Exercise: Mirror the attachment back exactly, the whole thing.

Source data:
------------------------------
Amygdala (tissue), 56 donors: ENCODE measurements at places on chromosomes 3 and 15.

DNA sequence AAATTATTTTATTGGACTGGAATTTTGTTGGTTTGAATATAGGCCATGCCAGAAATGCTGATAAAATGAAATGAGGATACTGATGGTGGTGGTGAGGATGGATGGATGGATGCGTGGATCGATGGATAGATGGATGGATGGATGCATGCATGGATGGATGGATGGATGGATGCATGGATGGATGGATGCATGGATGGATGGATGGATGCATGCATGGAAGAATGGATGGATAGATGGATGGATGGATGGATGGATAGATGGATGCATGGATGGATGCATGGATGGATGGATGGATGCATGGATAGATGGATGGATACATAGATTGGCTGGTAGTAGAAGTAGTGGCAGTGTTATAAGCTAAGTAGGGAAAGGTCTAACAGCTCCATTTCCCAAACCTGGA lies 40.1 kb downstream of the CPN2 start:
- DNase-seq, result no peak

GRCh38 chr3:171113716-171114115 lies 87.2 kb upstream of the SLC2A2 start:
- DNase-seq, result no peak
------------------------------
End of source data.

Amygdala (tissue), 56 donors: ENCODE measurements at places on chromosomes 3 and 15.

DNA sequence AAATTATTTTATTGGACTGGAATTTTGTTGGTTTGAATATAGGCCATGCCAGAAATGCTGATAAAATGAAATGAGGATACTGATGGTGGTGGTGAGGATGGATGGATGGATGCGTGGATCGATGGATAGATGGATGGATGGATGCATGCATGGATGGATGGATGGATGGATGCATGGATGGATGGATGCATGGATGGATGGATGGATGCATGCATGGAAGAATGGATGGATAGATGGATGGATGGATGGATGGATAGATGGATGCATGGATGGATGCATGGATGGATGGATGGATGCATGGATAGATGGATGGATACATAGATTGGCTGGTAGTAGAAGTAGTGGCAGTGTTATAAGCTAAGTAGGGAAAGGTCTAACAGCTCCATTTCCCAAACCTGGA lies 40.1 kb downstream of the CPN2 start:
- DNase-seq, result no peak

GRCh38 chr3:171113716-171114115 lies 87.2 kb upstream of the SLC2A2 start:
- DNase-seq, result no peak